As the Trump administration prepares to unveil its long-awaited infrastructure plan, some conservatives and fossil fuel interests have launched a lobbying campaign against a gasoline tax increase as a way to finance it.
Trump is widely expected to present a large program to upgrade roads, bridges, railroads, and energy transportation projects in his state if the union address tomorrow. While many accounts say it will represent costs of over $1 trillion, nobody has a clue about how Trump would pay for it. The reports indicate that the administration will offer some $200 billion in federal funding for its infrastructure program, with the rest coming from private-sector funds and state and local government funding. The implication is that states and localities will have to raise their taxes, undercutting the administration’s recently passed federal tax plan.
The administration hinted last October that it might push for an increase in the 18.4 cents/gallon federal gasoline tax. The tax on diesel fuel is 24.4 cents per gallon. The Washington Post reported that Trump’s economic advisor Gary Cohn told House members in a meeting that the administration was pondering the idea of a gasoline tax increase.
The U.S. Chamber of Commerce, the nation’s most powerful business lobbying group, earlier this month called for a 25 cents/gallon increase in the federal gasoline tax. Tom Donohue, the group’s president, said, “Five cents [per year] over five years, but if we can get it all in the beginning, we’d take it. It’s simpler; you do it once,” Donohue told reporters. “You begin to accrue and build up a sock of money which you’re going to need for these projects.” The chamber’s proposal could raise some $375 billion over 10 years.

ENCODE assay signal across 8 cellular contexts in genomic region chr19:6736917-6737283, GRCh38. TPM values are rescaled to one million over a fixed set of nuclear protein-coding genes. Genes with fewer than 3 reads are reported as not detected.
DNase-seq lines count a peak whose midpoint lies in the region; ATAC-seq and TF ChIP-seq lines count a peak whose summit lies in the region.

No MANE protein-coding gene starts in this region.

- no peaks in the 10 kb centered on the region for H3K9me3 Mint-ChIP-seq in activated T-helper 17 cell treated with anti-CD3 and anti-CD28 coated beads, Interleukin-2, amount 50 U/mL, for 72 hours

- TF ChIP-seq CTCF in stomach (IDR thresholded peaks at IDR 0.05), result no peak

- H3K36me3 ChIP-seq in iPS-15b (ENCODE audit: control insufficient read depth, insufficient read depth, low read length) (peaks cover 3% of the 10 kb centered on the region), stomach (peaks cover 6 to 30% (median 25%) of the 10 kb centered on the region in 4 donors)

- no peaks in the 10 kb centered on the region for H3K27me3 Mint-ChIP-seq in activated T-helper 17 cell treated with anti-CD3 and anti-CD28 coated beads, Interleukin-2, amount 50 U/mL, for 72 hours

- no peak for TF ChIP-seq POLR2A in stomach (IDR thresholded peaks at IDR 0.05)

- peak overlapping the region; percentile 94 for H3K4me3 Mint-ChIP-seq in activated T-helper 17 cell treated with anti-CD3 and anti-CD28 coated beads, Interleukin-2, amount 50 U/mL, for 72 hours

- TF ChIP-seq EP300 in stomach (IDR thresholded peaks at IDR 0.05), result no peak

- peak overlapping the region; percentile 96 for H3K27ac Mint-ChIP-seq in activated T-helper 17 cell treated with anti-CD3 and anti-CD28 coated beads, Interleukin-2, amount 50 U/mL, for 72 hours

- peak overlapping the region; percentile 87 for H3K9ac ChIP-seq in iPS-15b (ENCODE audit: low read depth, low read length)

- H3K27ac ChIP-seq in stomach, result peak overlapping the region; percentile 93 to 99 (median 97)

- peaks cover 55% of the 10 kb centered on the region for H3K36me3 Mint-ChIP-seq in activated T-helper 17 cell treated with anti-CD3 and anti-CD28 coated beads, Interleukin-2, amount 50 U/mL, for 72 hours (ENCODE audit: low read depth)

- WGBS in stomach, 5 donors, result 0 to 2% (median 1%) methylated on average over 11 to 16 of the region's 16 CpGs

A gasoline tax hike is unpalatable to a large swath of Republican lawmakers in Congress, particularly those who represent oil and natural gas producing states. It raises the specter of “new taxes” just after the GOP engineered what Trump claims is the largest tax cut in U.S. history, although that is a dubious claim. “I’m not for raising the gas tax,” Senate majority whip John Cornyn of Texas told a private group of Republican donors a week ago. “It’s going to be a declining source of revenue.”
The Cornyn comments came at a meeting organized by billionaire businessmen and conservative funders Charles and David Koch. The Koch brothers, through their well-funded lobbying groups Freedom Partners and Americans for Prosperity, wrote Trump Jan. 23, advising him that “increasing the federal gas tax to fund new infrastructure projects would be the wrong approach. Not only would it undermine the benefits of recent tax-cut legislation, it would disproportionally hurt the least fortunate – who pay a higher percentage of their income in energy costs – and lead to higher prices on goods and services throughout the economy.”
The last increase in the federal gas tax came in 1993 under President Bill Clinton. He had campaigned against a gas tax increase in 1992, proposing a broad-based BTU tax instead. But Republicans in the Senate, and some Democrats, balked at the economy-wide BTU tax. The Senate Finance Committee, led by the Democrats, decided to substitute a 4.3 cents/gallon gas tax increase, which passed the Senate without any Republican votes.
The gasoline tax has stayed at 18.4 cents since, and it is not linked to inflation (although some states and localities have inflation-linked gasoline taxes). Since 1993, inflation has increased by about 65 percent. According to a Wikipedia analysis, in 2017federal, state, and local motor fuel taxes averaged 49 cents per gallon for gasoline and 55 cents/gallon for diesel.
— Kennedy Maize